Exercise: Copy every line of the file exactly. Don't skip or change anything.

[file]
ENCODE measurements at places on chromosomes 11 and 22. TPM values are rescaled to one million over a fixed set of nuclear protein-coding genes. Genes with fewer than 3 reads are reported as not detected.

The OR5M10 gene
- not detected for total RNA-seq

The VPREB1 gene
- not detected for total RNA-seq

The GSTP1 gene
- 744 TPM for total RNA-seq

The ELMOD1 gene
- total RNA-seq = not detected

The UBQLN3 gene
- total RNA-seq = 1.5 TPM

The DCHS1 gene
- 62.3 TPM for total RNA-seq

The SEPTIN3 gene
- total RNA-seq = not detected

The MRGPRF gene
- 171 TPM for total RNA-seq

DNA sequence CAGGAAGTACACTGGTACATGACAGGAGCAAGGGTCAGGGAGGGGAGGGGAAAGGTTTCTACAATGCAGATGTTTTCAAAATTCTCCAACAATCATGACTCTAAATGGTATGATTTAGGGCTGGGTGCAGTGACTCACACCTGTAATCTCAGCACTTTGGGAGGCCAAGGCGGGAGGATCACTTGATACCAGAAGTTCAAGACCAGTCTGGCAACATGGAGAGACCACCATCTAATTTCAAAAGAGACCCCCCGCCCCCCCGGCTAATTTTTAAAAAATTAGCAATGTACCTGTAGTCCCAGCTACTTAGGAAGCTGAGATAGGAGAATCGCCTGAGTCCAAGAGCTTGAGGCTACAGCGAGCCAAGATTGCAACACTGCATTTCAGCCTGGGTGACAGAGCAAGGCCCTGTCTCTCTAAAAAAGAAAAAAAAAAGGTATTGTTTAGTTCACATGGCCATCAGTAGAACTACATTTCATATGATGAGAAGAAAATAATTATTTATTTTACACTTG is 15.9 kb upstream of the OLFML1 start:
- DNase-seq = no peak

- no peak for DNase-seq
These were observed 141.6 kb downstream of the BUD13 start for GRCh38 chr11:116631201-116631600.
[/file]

ENCODE measurements at places on chromosomes 11 and 22. TPM values are rescaled to one million over a fixed set of nuclear protein-coding genes. Genes with fewer than 3 reads are reported as not detected.

The OR5M10 gene
- not detected for total RNA-seq

The VPREB1 gene
- not detected for total RNA-seq

The GSTP1 gene
- 744 TPM for total RNA-seq

The ELMOD1 gene
- total RNA-seq = not detected

The UBQLN3 gene
- total RNA-seq = 1.5 TPM

The DCHS1 gene
- 62.3 TPM for total RNA-seq

The SEPTIN3 gene
- total RNA-seq = not detected

The MRGPRF gene
- 171 TPM for total RNA-seq

DNA sequence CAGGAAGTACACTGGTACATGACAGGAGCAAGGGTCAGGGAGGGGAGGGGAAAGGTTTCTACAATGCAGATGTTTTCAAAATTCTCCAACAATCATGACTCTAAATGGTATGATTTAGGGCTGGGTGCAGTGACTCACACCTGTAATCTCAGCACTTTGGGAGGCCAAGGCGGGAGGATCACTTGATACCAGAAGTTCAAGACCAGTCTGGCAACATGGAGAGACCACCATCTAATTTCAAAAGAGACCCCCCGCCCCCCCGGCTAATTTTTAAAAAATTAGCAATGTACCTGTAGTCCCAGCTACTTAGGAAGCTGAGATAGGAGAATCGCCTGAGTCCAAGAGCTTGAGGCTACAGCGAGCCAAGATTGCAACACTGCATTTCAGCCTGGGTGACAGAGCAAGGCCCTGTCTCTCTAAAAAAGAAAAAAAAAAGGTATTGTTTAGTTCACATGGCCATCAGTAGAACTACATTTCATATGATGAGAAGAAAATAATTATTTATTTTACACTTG is 15.9 kb upstream of the OLFML1 start:
- DNase-seq = no peak

- no peak for DNase-seq
These were observed 141.6 kb downstream of the BUD13 start for GRCh38 chr11:116631201-116631600.